Every year at this time I have to get out of town. It was Seafair in Seattle, when Blue Angels buzz us from overhead. I had stopped by our house-on-the-market to open windows, water plants, mow the lawn and pull a few weeds. Gardening at sixty miles an hour, I call it. When the I 90 bridge was closed for their practice runs, I knew the Blue Angels were right on my tail.
We are moving to the ends of the earth, a world away in The San Juan Islands, and sometimes I can’t make it out there fast enough.
Now, where were we?
Our island house had been gutted and stripped down to a bare canvas. The ceilings were primed and sheetrock walls taped and mudded. It was all like so much white bread. And as much as I hungered for color, what I had to do was find the right white for the walls.
I also knew that there is no such thing as “the right white.” That is why there are more varieties of white than clouds in the sky or fish in the sea. My pockets were full of paint chips, and walls splotched with tests. Finding the right white can take a year off one’s life.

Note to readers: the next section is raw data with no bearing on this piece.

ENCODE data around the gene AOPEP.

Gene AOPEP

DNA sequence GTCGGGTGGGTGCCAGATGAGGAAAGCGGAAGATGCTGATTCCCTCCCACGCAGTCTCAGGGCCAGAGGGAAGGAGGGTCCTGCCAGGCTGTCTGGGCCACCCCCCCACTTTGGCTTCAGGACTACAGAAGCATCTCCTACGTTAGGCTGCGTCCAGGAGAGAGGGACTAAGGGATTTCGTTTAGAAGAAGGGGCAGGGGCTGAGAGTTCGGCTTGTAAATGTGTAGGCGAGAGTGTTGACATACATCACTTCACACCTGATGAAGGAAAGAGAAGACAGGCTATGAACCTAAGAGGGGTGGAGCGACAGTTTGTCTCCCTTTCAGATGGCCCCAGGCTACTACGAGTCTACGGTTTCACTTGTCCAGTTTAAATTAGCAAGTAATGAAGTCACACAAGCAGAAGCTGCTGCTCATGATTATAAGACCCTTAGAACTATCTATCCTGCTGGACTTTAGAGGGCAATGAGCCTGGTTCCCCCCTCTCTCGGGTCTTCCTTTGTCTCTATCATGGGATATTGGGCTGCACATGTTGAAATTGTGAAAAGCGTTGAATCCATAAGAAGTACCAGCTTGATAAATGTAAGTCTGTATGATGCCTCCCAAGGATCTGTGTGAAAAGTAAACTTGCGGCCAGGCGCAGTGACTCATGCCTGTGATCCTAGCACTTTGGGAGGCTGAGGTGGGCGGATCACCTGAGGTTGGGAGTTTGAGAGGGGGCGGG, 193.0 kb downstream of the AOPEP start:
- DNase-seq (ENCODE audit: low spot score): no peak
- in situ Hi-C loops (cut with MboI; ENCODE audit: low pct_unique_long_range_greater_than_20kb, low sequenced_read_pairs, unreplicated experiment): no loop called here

Nothing was right. Every white turned either pink or yellow or green if you looked at it wrong.
I closed my eyes and remembered the way I felt in my friend’s house on another island. Serene is the word. Despite the fact that her home was custom designed by the esteemed architect, Thomas Bosworth, whereas our house is a remodeled modular, I attributed nearly everything to the color her architect appointed for this and for all his residences. Described in Western Interiors as “a gentle white and virtually shadowless,” that was the white I wanted.
But the formula for “Bosworth White” is a guarded secret. I know because my friend tried to get it for me.
Our walls are done now. In the hopes of saving a year of someone else’s life, Benjamin Moore’s “White Dove” came the closest. Although I still don’t think it’s anywhere near.